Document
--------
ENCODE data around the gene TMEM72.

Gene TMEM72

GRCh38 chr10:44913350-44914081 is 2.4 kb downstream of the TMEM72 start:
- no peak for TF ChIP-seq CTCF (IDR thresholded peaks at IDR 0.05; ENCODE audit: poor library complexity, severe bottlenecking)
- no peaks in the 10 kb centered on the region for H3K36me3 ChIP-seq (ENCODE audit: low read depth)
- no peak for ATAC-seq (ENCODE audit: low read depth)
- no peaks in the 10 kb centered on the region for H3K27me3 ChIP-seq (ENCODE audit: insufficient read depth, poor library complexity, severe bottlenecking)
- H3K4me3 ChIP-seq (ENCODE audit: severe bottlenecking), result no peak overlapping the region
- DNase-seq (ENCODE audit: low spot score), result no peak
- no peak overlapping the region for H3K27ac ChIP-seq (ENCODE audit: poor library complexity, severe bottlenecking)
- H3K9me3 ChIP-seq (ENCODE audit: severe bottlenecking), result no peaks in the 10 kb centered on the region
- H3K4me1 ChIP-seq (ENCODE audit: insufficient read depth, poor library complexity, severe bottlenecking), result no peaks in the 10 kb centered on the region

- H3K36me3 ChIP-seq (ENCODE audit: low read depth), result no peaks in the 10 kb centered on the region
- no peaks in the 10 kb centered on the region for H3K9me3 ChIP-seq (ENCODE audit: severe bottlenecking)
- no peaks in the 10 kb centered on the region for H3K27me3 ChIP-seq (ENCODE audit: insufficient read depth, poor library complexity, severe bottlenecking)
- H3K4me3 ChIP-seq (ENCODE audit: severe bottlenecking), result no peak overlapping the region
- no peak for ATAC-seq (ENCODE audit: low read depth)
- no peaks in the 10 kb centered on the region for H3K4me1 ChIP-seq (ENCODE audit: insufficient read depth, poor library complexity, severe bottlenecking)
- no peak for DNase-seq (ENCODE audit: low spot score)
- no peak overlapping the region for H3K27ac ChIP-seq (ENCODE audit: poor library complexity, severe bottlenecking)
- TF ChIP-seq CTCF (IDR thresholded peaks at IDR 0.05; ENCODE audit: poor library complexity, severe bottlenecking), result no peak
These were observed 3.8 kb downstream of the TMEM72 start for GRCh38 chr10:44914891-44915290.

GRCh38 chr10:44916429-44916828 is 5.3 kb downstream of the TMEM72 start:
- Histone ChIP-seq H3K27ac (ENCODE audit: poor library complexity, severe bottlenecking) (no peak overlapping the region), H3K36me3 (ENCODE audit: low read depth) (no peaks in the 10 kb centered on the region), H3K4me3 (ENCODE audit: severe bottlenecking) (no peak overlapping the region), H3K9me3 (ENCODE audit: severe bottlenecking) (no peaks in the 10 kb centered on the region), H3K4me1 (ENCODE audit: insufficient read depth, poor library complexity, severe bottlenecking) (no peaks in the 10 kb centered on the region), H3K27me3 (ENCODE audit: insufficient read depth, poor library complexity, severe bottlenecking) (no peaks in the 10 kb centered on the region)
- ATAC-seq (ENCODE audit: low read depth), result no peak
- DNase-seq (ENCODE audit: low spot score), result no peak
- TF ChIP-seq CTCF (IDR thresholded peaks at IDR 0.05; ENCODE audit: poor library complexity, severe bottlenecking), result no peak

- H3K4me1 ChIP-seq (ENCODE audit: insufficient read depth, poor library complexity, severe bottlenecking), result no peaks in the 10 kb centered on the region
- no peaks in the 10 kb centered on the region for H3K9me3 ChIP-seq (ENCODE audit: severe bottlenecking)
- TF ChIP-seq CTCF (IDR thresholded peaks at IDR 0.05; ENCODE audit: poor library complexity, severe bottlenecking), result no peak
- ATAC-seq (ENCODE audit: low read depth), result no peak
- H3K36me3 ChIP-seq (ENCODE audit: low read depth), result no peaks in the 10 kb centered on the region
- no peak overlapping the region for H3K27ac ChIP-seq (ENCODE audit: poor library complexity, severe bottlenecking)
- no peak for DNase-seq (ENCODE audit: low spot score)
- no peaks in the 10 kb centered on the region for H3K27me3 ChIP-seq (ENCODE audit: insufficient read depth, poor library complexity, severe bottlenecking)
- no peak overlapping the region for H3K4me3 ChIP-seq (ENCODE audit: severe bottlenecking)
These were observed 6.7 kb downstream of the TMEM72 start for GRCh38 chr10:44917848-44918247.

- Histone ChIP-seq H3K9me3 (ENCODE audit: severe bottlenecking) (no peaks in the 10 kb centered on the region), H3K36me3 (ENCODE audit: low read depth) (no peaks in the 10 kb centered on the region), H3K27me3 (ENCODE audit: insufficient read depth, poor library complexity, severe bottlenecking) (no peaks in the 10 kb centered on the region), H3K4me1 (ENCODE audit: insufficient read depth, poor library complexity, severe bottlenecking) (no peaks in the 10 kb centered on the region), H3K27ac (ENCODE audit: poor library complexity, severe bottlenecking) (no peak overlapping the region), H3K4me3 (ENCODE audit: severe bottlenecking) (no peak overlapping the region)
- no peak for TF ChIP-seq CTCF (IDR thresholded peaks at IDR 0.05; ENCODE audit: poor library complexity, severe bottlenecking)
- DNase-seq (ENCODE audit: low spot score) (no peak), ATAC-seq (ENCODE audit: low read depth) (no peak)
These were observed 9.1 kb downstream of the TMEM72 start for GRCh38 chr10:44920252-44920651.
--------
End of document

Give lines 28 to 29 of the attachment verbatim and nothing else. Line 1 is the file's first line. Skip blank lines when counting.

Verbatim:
- H3K4me1 ChIP-seq (ENCODE audit: insufficient read depth, poor library complexity, severe bottlenecking), result no peaks in the 10 kb centered on the region
- no peaks in the 10 kb centered on the region for H3K9me3 ChIP-seq (ENCODE audit: severe bottlenecking)